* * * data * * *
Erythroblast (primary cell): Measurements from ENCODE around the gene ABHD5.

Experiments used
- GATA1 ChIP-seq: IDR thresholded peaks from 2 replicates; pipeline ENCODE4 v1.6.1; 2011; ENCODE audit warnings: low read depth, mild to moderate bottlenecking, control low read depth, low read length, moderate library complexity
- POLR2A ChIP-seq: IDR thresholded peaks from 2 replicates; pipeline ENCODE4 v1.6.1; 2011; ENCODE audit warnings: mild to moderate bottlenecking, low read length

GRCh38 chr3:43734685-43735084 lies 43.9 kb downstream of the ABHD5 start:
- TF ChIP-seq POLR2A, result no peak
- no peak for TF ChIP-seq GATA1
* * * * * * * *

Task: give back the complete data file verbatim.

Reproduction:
Erythroblast (primary cell): Measurements from ENCODE around the gene ABHD5.

Experiments used
- GATA1 ChIP-seq: IDR thresholded peaks from 2 replicates; pipeline ENCODE4 v1.6.1; 2011; ENCODE audit warnings: low read depth, mild to moderate bottlenecking, control low read depth, low read length, moderate library complexity
- POLR2A ChIP-seq: IDR thresholded peaks from 2 replicates; pipeline ENCODE4 v1.6.1; 2011; ENCODE audit warnings: mild to moderate bottlenecking, low read length

GRCh38 chr3:43734685-43735084 lies 43.9 kb downstream of the ABHD5 start:
- TF ChIP-seq POLR2A, result no peak
- no peak for TF ChIP-seq GATA1